Environmental Integrity Project, October 22, 2014. This report was researched and written by Eric Schaeffer and Courtney Bernhardt. The Environmental Integrity Project (EIP) is a nonpartisan, nonprofit organization established in March of 2002 by former EPA enforcement attorneys to advocate for effective enforcement of environmental laws.
This paper was conceived, written and researched collectively by Tom Sanzillo, Lorne Stockman, Deborah Rogers, Hannah McKinnon, Elizabeth Bast, and Steve Kretzmann with assistance and/or additional contributions from Adam Wolfensohn, and Amin Asadollahi for the Institute for Energy Economics & Financial Analysis, October, 2014.
Authors: E. A. Kort, M. L. Smith, L. T. Murray, A. Gvakharia, A. R. Brandt, J. Peischl, T. B. Ryerson, C. Sweeney, K. Travis. Article accepted for publication and undergone full peer review but has not been through the copyediting, typesetting, pagination and proofreading process. Please cite this article as doi: 10.1002/2016GL068703. American Geophysical Union, 2016.Key Points:
? The Bakken shale in North Dakota accounted for 1-3% total global ethane emissions in 2014
? These findings highlight the importance of shale production in global atmospheric ethane shift
? These emissions impact air quality and influence interpretations of recent global methane changes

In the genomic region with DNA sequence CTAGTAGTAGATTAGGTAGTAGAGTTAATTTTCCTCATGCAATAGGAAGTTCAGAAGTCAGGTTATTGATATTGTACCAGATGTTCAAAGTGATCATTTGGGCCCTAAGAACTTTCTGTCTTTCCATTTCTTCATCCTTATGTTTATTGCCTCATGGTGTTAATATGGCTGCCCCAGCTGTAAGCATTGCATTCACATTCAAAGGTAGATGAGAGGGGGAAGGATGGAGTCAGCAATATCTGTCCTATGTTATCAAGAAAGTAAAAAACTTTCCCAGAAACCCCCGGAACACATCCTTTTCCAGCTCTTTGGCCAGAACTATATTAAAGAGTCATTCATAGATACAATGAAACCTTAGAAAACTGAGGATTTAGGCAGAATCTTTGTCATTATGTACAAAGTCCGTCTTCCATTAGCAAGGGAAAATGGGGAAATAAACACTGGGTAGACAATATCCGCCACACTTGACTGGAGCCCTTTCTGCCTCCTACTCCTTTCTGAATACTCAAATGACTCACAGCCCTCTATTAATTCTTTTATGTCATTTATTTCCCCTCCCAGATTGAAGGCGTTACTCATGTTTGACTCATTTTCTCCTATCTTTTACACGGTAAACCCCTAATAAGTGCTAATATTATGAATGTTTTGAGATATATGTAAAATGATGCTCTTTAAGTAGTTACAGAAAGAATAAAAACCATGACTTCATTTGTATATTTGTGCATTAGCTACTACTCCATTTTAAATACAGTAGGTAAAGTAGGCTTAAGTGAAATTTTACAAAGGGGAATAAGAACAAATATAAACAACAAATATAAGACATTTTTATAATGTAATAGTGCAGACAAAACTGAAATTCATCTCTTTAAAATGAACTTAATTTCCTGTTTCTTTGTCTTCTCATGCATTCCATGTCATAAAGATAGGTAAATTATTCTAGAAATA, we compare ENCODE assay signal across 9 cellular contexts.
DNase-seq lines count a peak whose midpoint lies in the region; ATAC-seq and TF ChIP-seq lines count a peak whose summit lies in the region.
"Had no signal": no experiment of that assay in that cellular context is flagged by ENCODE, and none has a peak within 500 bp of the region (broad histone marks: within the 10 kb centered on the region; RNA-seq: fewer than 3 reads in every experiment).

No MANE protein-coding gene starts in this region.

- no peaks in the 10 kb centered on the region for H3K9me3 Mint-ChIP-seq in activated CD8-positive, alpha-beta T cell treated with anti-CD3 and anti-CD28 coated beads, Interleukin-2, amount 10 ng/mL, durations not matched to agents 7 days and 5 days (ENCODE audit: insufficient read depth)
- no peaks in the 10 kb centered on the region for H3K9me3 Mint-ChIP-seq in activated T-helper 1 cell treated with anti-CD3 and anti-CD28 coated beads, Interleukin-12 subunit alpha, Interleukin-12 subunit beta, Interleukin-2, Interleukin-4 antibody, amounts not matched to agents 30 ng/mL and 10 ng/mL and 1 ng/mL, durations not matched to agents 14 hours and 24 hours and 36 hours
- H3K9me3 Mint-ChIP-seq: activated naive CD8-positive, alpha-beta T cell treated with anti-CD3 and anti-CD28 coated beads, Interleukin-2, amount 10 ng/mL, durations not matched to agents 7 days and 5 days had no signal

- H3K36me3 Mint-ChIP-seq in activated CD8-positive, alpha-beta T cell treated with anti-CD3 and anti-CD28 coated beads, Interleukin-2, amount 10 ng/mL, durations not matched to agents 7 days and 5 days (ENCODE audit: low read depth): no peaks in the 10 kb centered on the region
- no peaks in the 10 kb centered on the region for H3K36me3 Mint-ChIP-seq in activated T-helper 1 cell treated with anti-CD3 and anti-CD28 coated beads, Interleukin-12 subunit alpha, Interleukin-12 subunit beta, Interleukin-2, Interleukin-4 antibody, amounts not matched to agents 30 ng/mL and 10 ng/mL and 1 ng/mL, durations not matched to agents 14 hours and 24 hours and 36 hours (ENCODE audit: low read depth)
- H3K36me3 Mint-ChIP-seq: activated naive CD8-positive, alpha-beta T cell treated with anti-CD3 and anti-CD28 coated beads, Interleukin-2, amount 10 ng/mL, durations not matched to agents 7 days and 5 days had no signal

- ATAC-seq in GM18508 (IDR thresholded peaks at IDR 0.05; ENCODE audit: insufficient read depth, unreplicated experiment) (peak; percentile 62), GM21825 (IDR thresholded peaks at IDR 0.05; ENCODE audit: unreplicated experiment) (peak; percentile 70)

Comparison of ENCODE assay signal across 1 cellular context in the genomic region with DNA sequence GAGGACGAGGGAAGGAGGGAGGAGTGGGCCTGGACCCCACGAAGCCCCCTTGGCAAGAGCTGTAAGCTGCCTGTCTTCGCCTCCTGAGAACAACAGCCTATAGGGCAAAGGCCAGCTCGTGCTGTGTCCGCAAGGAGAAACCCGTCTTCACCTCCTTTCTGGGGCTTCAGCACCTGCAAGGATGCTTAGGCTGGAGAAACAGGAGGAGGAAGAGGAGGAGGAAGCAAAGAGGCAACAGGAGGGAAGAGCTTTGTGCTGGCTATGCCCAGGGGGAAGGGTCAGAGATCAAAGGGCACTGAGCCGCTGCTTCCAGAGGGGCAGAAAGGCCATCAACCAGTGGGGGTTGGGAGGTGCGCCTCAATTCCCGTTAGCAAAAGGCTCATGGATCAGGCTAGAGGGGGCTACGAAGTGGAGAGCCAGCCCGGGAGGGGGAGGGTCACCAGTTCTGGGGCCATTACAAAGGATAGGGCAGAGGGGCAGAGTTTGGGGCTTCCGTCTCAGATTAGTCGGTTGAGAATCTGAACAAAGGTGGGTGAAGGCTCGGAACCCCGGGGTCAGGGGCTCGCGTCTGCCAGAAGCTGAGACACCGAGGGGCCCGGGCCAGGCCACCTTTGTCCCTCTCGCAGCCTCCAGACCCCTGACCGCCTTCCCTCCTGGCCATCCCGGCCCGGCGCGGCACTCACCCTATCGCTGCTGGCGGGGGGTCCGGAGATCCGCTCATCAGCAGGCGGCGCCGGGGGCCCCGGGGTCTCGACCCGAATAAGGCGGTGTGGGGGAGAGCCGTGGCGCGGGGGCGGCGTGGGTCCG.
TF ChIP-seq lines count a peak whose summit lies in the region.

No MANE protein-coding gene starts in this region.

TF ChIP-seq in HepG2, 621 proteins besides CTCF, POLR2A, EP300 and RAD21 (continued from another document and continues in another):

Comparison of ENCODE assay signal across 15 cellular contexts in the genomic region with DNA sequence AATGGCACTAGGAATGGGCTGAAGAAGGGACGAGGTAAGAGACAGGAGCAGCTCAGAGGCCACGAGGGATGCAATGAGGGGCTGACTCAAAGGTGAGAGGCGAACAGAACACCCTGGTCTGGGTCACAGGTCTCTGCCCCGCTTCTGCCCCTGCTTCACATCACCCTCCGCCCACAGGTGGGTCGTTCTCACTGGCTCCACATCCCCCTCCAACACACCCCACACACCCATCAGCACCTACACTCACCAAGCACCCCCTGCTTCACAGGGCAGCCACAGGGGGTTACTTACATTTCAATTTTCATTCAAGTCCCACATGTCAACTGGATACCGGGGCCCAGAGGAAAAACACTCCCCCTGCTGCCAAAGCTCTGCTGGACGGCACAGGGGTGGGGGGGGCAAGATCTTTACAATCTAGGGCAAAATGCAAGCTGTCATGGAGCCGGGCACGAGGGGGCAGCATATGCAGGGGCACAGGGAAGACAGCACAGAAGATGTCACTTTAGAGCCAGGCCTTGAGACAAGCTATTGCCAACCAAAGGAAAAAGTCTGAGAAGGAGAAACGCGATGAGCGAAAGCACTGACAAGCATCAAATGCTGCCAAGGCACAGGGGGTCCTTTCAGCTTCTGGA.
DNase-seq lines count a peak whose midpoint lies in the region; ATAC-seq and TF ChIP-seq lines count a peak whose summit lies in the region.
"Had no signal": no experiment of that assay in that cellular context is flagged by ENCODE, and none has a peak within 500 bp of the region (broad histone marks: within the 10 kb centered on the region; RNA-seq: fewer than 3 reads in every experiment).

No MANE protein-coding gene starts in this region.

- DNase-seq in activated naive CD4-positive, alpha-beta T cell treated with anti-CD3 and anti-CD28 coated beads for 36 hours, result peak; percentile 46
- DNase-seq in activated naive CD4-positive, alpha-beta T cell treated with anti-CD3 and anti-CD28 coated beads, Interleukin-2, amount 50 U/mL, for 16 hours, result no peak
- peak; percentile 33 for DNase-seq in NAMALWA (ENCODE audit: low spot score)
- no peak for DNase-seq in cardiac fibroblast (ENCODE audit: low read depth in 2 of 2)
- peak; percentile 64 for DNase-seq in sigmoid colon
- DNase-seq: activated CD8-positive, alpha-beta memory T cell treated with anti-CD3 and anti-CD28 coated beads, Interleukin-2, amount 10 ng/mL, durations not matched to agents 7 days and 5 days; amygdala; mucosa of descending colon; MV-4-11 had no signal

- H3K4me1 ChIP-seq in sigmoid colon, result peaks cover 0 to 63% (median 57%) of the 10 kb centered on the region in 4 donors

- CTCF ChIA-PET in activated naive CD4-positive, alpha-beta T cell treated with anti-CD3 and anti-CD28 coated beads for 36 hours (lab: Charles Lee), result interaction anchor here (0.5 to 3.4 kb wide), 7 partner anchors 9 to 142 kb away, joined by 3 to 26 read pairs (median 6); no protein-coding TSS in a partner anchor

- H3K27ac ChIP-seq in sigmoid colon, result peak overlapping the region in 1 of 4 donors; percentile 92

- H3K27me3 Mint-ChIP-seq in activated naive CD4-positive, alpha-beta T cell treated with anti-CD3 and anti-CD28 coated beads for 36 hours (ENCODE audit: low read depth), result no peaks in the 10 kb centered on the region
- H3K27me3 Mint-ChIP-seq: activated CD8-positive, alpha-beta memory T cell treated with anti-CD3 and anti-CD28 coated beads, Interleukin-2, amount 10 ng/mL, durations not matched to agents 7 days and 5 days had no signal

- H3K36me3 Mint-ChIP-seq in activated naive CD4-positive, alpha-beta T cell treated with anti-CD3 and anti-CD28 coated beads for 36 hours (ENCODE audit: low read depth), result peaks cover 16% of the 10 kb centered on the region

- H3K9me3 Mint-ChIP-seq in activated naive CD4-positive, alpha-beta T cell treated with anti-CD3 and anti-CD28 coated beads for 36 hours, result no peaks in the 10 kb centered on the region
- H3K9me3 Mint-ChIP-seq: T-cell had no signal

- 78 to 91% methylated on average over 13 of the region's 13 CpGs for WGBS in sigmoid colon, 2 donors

PSE Healthy Energy paper published in peer-reviewed journal PLOS ONE analyzes the body of scientific literature published from 2009-2015. It reports that the weight of the evidence indicates that hazards and elevated risks to human health, as well as possible adverse health outcomes are asssociated with unconventional natural gas development...
Authors: Jake Hays and Seth B.C. Shonkoff. Journal: PLOS/one.
Abstract:The body of science evaluating the potential impacts of unconventional natural gas development (UNGD) has grown significantly in recent years, although many data gaps remain. Still, a broad empirical understanding of the impacts is beginning to emerge amidst a swell of research. The present categorical assessment provides an overview of the peer-reviewed scientific literature from 2009–2015 as it relates to the potential impacts of UNGD on public health, water quality, and air quality. We have categorized all available original research during this time period in an attempt to understand the weight and direction of the scientific literature.